Estradiol Receptor and Progesterone Receptor in Breast Cancer

Norm of Estradiol Receptor and Progesterone Receptor in Breast Cancer

SI Units
Negative <6 fmol/mg cytosol protein <6 nmol/kg cytosol protein
Borderline 6–10 fmol/mg cytosol protein 6–10 nmol/kg cytosol protein
Positive >10 fmol/mg cytosol protein >10 nmol/kg cytosol protein


Usage of Estradiol Receptor and Progesterone Receptor in Breast Cancer

Used to predict response to hormonal therapy in clients with breast cancer.


Description of Estradiol Receptor and Progesterone Receptor in Breast Cancer

Estrogen receptors and progesterone receptors are intracellular proteins that specifically bind estrogens and progesterones. The establishment of receptor status in clients with breast cancer is crucial because the receptors are the most predictive factor for the response to hormonal therapies for primary and metastatic breast cancer. They are the only tumor markers recommended for routine clinical use in breast cancer by the Tumor Marker Panel of the American Society of Clinical Oncology. Clients whose tumors express the estrogen and progesterone receptors respond more often and have longer disease-free periods and overall survival rates when treated with hormonal therapy. Although receptor status is important in determining which clients are likely to benefit from endocrine therapy, estrogen and progesterone receptor status is only a weak predictor of long-term relapse and mortalities and is not to be used alone to assign a client to a particular prognostic grouping. It should be noted that breast cancers that are initially hormone dependent might progress to a hormone-independent form, despite the continued expression of the receptor. This may limit the long-term usefulness of the hormonal therapies. Historically these receptors were measured by means of biochemical assays, but there are now highly specific monoclonal antibodies and immunohistochemical techniques available to assess estrogen and progesterone receptor status. When receptor status is determined using biochemical assays, sampling error may occur if the sample does not contain enough tumor, if there is significant desmoplastic response, or if there is a delay in the processing of the specimen. A value of less than 3 fmol/mg is considered negative when measured by the biochemical assay. Using the immunocytochemical assay, which measures the concentration of receptors by staining them with monoclonal antibodies, avoids sampling error. An additional advantage to the monoclonal assay is the ability to assay formalin-fixed, paraffin-embedded tissue. Most labs have chosen 10%–20% positive cells as the cutoff for receptor positivity, though recent studies have suggested that clients whose tumors contain as few as 1% weakly positive cells have significantly improved disease-free periods and overall survival when treated with hormonal therapy. Clients with a negative receptor status have at most an 8% chance of response to hormonal therapy.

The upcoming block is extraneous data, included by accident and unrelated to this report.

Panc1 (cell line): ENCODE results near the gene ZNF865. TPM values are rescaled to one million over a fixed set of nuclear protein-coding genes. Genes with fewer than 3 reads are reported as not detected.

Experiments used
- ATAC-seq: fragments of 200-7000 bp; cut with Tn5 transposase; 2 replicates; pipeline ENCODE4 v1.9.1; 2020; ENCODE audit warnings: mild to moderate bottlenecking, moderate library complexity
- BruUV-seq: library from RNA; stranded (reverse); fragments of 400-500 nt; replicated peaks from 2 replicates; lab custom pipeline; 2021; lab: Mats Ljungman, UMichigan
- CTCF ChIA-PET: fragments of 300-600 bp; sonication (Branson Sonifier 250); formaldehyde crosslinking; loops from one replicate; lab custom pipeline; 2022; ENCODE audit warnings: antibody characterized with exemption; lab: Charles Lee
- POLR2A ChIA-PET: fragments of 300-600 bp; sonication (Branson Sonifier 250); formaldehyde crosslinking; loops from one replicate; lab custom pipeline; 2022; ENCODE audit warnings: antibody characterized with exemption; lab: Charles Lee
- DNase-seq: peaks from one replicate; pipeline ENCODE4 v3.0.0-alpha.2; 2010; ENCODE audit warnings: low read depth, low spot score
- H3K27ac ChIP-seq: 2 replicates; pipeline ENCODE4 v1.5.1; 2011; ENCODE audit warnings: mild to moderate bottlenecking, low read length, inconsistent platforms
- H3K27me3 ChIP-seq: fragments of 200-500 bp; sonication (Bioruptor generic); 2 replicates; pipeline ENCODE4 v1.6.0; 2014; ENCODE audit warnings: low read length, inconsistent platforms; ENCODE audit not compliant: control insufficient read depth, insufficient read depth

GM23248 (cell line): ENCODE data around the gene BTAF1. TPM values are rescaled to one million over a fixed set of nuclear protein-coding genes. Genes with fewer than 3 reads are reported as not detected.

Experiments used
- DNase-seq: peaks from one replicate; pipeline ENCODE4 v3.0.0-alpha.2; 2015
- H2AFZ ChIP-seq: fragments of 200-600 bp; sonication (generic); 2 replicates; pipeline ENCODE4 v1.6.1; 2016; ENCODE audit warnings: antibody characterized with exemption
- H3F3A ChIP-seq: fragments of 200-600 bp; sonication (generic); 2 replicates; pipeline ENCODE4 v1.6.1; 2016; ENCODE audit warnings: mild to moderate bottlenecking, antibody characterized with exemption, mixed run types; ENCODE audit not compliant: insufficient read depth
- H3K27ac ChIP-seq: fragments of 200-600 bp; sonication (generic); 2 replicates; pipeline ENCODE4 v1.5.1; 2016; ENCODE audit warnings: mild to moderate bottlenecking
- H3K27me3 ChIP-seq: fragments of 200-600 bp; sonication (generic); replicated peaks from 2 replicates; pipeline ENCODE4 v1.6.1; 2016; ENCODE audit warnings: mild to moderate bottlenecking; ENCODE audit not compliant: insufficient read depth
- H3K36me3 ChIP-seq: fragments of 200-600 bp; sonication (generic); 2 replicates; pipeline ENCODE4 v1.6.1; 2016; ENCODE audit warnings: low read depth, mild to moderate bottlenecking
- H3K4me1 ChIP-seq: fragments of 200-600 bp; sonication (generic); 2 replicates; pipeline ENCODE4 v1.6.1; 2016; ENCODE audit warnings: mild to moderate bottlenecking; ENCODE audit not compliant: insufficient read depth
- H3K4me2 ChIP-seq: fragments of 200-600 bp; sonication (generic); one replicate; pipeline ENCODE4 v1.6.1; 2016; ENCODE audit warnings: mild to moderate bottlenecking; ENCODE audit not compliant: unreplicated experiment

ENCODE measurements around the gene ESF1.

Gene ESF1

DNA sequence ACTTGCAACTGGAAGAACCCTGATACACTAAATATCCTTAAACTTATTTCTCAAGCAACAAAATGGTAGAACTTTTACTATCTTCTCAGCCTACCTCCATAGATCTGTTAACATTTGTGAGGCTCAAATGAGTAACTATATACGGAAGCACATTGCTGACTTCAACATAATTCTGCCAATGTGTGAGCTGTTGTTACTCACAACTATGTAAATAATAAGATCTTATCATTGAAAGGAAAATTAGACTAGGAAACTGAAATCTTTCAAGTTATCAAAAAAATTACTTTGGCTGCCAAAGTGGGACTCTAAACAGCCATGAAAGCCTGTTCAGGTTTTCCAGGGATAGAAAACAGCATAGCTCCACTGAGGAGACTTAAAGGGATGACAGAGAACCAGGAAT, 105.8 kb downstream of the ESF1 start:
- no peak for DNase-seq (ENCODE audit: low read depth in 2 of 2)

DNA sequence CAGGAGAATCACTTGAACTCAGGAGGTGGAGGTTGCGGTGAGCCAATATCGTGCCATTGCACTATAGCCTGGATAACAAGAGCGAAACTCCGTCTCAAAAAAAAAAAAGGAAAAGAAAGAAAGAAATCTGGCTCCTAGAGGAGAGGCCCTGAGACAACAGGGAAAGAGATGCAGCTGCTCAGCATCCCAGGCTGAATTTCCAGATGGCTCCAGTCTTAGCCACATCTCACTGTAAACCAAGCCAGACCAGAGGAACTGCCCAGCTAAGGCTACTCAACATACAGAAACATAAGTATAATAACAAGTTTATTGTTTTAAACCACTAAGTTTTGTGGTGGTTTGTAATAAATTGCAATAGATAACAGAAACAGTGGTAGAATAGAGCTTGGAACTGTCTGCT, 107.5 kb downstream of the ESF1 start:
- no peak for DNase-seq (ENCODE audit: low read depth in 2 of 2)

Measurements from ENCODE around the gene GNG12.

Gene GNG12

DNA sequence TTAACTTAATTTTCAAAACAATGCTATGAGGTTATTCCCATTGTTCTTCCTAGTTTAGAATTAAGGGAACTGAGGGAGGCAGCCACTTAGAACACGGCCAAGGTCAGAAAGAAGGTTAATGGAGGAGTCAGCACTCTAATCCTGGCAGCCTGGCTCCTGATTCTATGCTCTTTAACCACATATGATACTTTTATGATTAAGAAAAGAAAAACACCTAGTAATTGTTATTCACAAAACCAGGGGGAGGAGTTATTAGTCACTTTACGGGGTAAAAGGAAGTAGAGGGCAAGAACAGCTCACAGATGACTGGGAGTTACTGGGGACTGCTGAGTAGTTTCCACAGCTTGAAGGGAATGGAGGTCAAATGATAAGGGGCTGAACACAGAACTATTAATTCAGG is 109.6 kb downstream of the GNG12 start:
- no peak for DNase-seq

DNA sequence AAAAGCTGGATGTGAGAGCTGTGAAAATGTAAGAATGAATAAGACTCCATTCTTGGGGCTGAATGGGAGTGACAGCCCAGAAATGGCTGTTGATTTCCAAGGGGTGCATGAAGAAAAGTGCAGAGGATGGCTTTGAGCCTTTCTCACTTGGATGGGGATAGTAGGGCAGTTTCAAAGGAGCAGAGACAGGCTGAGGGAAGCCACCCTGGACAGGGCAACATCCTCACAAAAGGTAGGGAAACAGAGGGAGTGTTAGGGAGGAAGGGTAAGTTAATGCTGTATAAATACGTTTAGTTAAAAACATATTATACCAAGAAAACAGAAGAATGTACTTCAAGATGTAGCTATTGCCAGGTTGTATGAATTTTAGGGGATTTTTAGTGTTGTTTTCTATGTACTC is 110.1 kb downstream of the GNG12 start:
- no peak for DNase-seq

Professional Considerations of Estradiol Receptor and Progesterone Receptor in Breast Cancer

Consent form IS required for biopsy. See Biopsy, Site-specific—Specimen for procedure-specific risks and contraindications .

  1. Biochemical assay or frozen-tissue immunoassay: Obtain a 60-mg solid tumor biopsy bottle (fluorescent pink), a waxed cardboard container or plastic tube without fixative, and a needle biopsy tray.
  2. Immunohistochemistry on paraffin block: Obtain a biopsy bottle containing 10% formalin and a biopsy tray. Use of fixatives other than 10% formalin may not yield satisfactory results.



  1. Local anesthetic is not used because it may destroy receptors and lead to a false-negative result.
  2. 0.5–1.0 mg of solid tumor tissue is removed, with care taken to remove excess fat and blood, both of which may lead to false-positive results.
  3. Biochemical assay or frozen-tissue immunoassay: The tissue is immediately cut into small pieces and assayed. If the assay is unable to be performed immediately, the tissue should be frozen on dry ice, in a cryostat, or in liquid nitrogen within 20 minutes of collection. The specimen will be rejected if thawed or formalin fixed. The specimen should not be placed in foil, gauze, or fixative.
  4. Immunohistochemistry on paraffin block: Tissue is placed in 10% formalin for not longer than 48 hours, preferably 12–24 hours. A paraffin block is then made on which an immunoassay to measure concentration of receptors may be performed.


Postprocedure Care

  1. Apply a dry, sterile dressing to the biopsy site.
  2. Mild analgesics may be used for postprocedure pain.
  3. Depending on where the assay is performed, results may not be available for several days.


Client and Family Teaching

  1. A small sample of breast tissue will be removed with a hollow needle. The breast will not be numbed with an anesthetic because this can cause false-negative results, and so there will be discomfort for a short time. The procedure takes a few minutes and leaves no scar.
  2. Use mild analgesia for postprocedure pain if needed.
  3. Results may not be available for several days.


Factors That Affect Results

  1. Specimens not frozen within 20 minutes will falsely decrease results.
  2. Antiestrogen preparations taken within the last 2 months may cause a negative estradiol receptor response.


Other Data

  1. 50%–70% of breast cancers are positive.